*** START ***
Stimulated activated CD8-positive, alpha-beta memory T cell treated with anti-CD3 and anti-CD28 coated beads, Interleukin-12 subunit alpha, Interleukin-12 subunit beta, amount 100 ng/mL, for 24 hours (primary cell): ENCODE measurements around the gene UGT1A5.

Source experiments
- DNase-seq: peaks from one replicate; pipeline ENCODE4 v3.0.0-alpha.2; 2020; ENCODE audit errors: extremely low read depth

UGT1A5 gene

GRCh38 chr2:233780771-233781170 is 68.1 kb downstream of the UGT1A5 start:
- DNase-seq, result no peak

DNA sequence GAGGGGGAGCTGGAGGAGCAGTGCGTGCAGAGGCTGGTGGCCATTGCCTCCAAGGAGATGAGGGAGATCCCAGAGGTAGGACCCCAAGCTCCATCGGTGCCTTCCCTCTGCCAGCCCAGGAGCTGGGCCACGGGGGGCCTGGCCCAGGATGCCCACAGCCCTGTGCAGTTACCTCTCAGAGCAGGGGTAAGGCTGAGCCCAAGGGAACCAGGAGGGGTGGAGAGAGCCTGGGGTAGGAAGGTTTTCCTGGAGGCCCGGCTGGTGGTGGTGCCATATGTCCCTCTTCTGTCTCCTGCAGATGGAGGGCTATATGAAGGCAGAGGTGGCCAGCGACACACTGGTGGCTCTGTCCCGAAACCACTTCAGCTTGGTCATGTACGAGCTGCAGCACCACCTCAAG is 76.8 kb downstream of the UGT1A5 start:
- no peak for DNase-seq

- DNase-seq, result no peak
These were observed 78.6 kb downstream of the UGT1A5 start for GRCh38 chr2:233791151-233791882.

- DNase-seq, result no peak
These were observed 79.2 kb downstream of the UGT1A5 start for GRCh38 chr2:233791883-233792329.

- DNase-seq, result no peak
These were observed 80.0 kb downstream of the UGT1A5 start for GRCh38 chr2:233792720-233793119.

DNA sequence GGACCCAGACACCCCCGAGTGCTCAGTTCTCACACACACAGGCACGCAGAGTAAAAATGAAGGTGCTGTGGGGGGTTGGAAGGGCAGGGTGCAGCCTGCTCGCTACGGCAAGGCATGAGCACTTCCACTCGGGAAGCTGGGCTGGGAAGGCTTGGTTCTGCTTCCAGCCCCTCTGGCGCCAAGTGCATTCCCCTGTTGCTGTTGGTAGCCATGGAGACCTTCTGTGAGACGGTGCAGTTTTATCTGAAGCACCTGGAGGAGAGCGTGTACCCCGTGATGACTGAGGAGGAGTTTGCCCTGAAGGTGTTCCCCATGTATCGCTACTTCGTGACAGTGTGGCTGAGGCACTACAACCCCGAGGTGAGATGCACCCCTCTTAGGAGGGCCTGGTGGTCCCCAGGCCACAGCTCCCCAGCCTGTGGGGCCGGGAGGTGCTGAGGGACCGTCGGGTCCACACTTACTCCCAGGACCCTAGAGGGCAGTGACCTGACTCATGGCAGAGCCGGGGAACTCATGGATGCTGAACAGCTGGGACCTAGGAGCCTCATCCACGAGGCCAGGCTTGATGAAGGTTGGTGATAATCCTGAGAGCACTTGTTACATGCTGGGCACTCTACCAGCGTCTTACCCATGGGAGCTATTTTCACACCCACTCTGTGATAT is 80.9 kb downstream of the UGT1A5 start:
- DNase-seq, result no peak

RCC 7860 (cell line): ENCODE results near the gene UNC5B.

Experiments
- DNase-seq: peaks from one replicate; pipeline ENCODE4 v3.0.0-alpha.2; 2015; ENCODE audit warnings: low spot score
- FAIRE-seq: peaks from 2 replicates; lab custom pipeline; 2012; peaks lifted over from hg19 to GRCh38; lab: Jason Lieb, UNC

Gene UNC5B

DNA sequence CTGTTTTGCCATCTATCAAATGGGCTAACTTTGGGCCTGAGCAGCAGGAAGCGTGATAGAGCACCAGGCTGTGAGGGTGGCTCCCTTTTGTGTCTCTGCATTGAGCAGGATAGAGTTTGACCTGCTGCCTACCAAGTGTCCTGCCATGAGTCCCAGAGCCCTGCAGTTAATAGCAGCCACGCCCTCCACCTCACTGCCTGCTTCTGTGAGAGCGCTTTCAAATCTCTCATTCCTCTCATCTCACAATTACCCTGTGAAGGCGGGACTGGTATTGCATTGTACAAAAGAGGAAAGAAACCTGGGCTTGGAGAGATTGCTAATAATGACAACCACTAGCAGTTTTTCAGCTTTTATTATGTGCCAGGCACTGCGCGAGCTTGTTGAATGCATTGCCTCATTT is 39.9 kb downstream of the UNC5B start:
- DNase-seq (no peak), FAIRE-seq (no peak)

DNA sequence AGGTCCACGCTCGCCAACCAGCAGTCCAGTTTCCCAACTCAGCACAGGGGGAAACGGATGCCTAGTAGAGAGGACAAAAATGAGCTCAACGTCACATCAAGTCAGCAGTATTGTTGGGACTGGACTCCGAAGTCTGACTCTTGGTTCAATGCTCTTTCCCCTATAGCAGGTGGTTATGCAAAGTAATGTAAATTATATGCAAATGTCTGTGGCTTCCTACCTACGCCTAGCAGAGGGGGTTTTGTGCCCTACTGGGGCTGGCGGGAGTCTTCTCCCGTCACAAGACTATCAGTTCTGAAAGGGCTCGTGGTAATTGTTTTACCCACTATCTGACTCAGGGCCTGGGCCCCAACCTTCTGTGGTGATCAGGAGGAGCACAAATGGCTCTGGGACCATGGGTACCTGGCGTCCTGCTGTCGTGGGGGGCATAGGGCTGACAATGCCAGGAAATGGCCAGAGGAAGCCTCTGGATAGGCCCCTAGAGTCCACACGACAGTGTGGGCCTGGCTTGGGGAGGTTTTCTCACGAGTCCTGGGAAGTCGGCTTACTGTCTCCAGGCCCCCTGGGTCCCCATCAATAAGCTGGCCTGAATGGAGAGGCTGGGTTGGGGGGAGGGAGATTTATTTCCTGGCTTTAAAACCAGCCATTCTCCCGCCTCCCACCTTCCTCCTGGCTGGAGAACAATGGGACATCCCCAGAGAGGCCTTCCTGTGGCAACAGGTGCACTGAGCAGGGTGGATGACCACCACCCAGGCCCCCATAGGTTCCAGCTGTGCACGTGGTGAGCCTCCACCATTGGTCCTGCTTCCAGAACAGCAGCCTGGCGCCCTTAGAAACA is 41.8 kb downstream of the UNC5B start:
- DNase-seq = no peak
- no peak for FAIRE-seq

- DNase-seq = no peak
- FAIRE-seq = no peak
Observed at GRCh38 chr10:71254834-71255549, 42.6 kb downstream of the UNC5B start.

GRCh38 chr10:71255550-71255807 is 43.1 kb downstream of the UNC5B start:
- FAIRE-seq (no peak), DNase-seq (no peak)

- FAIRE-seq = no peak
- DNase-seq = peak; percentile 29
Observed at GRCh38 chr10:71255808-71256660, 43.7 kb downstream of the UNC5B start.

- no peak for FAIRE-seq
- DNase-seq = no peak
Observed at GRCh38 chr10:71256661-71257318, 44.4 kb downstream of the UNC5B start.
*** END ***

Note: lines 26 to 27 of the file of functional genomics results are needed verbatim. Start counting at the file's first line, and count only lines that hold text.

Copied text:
- no peak for FAIRE-seq

- DNase-seq = no peak